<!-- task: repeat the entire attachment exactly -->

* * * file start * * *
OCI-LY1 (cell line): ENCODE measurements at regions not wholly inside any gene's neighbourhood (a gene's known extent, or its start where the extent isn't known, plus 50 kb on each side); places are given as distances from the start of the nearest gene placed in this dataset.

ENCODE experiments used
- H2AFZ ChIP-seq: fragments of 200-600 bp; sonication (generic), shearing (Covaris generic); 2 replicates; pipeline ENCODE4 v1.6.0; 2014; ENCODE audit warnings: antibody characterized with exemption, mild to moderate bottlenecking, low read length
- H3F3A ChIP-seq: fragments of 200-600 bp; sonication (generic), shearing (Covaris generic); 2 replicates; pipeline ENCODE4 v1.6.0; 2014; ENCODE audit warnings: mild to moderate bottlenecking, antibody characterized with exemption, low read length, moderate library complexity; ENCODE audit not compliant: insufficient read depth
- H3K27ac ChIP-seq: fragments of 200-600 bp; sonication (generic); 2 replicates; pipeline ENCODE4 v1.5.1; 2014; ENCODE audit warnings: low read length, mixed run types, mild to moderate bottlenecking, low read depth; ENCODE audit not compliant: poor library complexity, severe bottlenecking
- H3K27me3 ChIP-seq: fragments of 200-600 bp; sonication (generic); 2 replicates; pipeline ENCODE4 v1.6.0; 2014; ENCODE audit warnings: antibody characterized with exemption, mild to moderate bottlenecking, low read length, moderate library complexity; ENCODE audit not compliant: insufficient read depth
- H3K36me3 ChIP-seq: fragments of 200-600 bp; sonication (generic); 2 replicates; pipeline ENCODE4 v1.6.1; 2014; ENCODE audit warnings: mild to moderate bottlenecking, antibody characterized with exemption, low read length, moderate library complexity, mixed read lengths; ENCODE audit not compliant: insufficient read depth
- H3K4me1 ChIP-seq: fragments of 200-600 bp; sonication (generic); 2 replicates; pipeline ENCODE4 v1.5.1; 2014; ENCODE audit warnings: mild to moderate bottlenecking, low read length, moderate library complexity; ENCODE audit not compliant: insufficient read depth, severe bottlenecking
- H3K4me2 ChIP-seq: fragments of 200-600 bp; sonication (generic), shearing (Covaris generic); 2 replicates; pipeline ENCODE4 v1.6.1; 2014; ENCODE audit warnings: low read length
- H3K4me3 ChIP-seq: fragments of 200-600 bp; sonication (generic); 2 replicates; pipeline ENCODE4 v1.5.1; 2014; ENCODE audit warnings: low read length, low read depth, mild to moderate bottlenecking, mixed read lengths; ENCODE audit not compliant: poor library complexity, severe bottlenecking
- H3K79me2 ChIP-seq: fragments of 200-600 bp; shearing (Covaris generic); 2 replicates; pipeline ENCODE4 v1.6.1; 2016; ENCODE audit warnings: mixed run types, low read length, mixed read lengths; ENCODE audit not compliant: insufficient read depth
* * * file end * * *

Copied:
OCI-LY1 (cell line): ENCODE measurements at regions not wholly inside any gene's neighbourhood (a gene's known extent, or its start where the extent isn't known, plus 50 kb on each side); places are given as distances from the start of the nearest gene placed in this dataset.

ENCODE experiments used
- H2AFZ ChIP-seq: fragments of 200-600 bp; sonication (generic), shearing (Covaris generic); 2 replicates; pipeline ENCODE4 v1.6.0; 2014; ENCODE audit warnings: antibody characterized with exemption, mild to moderate bottlenecking, low read length
- H3F3A ChIP-seq: fragments of 200-600 bp; sonication (generic), shearing (Covaris generic); 2 replicates; pipeline ENCODE4 v1.6.0; 2014; ENCODE audit warnings: mild to moderate bottlenecking, antibody characterized with exemption, low read length, moderate library complexity; ENCODE audit not compliant: insufficient read depth
- H3K27ac ChIP-seq: fragments of 200-600 bp; sonication (generic); 2 replicates; pipeline ENCODE4 v1.5.1; 2014; ENCODE audit warnings: low read length, mixed run types, mild to moderate bottlenecking, low read depth; ENCODE audit not compliant: poor library complexity, severe bottlenecking
- H3K27me3 ChIP-seq: fragments of 200-600 bp; sonication (generic); 2 replicates; pipeline ENCODE4 v1.6.0; 2014; ENCODE audit warnings: antibody characterized with exemption, mild to moderate bottlenecking, low read length, moderate library complexity; ENCODE audit not compliant: insufficient read depth
- H3K36me3 ChIP-seq: fragments of 200-600 bp; sonication (generic); 2 replicates; pipeline ENCODE4 v1.6.1; 2014; ENCODE audit warnings: mild to moderate bottlenecking, antibody characterized with exemption, low read length, moderate library complexity, mixed read lengths; ENCODE audit not compliant: insufficient read depth
- H3K4me1 ChIP-seq: fragments of 200-600 bp; sonication (generic); 2 replicates; pipeline ENCODE4 v1.5.1; 2014; ENCODE audit warnings: mild to moderate bottlenecking, low read length, moderate library complexity; ENCODE audit not compliant: insufficient read depth, severe bottlenecking
- H3K4me2 ChIP-seq: fragments of 200-600 bp; sonication (generic), shearing (Covaris generic); 2 replicates; pipeline ENCODE4 v1.6.1; 2014; ENCODE audit warnings: low read length
- H3K4me3 ChIP-seq: fragments of 200-600 bp; sonication (generic); 2 replicates; pipeline ENCODE4 v1.5.1; 2014; ENCODE audit warnings: low read length, low read depth, mild to moderate bottlenecking, mixed read lengths; ENCODE audit not compliant: poor library complexity, severe bottlenecking
- H3K79me2 ChIP-seq: fragments of 200-600 bp; shearing (Covaris generic); 2 replicates; pipeline ENCODE4 v1.6.1; 2016; ENCODE audit warnings: mixed run types, low read length, mixed read lengths; ENCODE audit not compliant: insufficient read depth